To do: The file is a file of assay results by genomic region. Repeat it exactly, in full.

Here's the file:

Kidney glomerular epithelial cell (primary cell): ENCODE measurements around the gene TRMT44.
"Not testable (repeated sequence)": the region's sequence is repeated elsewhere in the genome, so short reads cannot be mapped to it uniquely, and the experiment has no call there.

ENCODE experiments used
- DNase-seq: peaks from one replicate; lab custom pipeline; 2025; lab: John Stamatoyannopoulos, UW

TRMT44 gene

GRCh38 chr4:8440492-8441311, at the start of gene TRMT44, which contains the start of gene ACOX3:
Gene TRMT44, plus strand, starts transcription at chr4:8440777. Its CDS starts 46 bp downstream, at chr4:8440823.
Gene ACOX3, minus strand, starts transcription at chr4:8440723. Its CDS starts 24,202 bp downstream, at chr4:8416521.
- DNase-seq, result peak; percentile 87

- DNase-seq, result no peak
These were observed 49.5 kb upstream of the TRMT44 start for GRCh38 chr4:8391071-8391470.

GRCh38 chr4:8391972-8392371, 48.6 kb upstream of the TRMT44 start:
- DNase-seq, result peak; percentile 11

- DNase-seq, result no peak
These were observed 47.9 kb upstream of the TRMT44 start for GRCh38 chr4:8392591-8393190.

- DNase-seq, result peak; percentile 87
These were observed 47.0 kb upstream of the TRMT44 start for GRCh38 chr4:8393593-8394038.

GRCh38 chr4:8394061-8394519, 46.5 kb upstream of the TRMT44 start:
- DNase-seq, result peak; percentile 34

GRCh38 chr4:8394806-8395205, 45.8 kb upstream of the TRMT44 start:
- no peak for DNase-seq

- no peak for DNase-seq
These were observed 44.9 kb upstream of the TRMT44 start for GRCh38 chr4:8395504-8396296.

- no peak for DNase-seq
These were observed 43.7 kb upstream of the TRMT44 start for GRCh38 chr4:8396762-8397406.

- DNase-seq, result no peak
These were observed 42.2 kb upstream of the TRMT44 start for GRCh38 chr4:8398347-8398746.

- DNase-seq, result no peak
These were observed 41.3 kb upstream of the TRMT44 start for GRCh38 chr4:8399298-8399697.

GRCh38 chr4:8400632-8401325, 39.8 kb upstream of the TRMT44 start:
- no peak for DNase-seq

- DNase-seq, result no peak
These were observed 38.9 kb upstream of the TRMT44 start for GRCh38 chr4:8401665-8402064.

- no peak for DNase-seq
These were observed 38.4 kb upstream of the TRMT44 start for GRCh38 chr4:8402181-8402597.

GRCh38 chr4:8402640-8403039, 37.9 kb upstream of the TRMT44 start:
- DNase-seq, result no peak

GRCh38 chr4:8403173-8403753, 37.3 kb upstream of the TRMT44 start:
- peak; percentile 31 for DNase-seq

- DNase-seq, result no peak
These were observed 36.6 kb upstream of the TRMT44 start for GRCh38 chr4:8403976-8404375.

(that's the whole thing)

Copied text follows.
Kidney glomerular epithelial cell (primary cell): ENCODE measurements around the gene TRMT44.
"Not testable (repeated sequence)": the region's sequence is repeated elsewhere in the genome, so short reads cannot be mapped to it uniquely, and the experiment has no call there.

ENCODE experiments used
- DNase-seq: peaks from one replicate; lab custom pipeline; 2025; lab: John Stamatoyannopoulos, UW

TRMT44 gene

GRCh38 chr4:8440492-8441311, at the start of gene TRMT44, which contains the start of gene ACOX3:
Gene TRMT44, plus strand, starts transcription at chr4:8440777. Its CDS starts 46 bp downstream, at chr4:8440823.
Gene ACOX3, minus strand, starts transcription at chr4:8440723. Its CDS starts 24,202 bp downstream, at chr4:8416521.
- DNase-seq, result peak; percentile 87

- DNase-seq, result no peak
These were observed 49.5 kb upstream of the TRMT44 start for GRCh38 chr4:8391071-8391470.

GRCh38 chr4:8391972-8392371, 48.6 kb upstream of the TRMT44 start:
- DNase-seq, result peak; percentile 11

- DNase-seq, result no peak
These were observed 47.9 kb upstream of the TRMT44 start for GRCh38 chr4:8392591-8393190.

- DNase-seq, result peak; percentile 87
These were observed 47.0 kb upstream of the TRMT44 start for GRCh38 chr4:8393593-8394038.

GRCh38 chr4:8394061-8394519, 46.5 kb upstream of the TRMT44 start:
- DNase-seq, result peak; percentile 34

GRCh38 chr4:8394806-8395205, 45.8 kb upstream of the TRMT44 start:
- no peak for DNase-seq

- no peak for DNase-seq
These were observed 44.9 kb upstream of the TRMT44 start for GRCh38 chr4:8395504-8396296.

- no peak for DNase-seq
These were observed 43.7 kb upstream of the TRMT44 start for GRCh38 chr4:8396762-8397406.

- DNase-seq, result no peak
These were observed 42.2 kb upstream of the TRMT44 start for GRCh38 chr4:8398347-8398746.

- DNase-seq, result no peak
These were observed 41.3 kb upstream of the TRMT44 start for GRCh38 chr4:8399298-8399697.

GRCh38 chr4:8400632-8401325, 39.8 kb upstream of the TRMT44 start:
- no peak for DNase-seq

- DNase-seq, result no peak
These were observed 38.9 kb upstream of the TRMT44 start for GRCh38 chr4:8401665-8402064.

- no peak for DNase-seq
These were observed 38.4 kb upstream of the TRMT44 start for GRCh38 chr4:8402181-8402597.

GRCh38 chr4:8402640-8403039, 37.9 kb upstream of the TRMT44 start:
- DNase-seq, result no peak

GRCh38 chr4:8403173-8403753, 37.3 kb upstream of the TRMT44 start:
- peak; percentile 31 for DNase-seq

- DNase-seq, result no peak
These were observed 36.6 kb upstream of the TRMT44 start for GRCh38 chr4:8403976-8404375.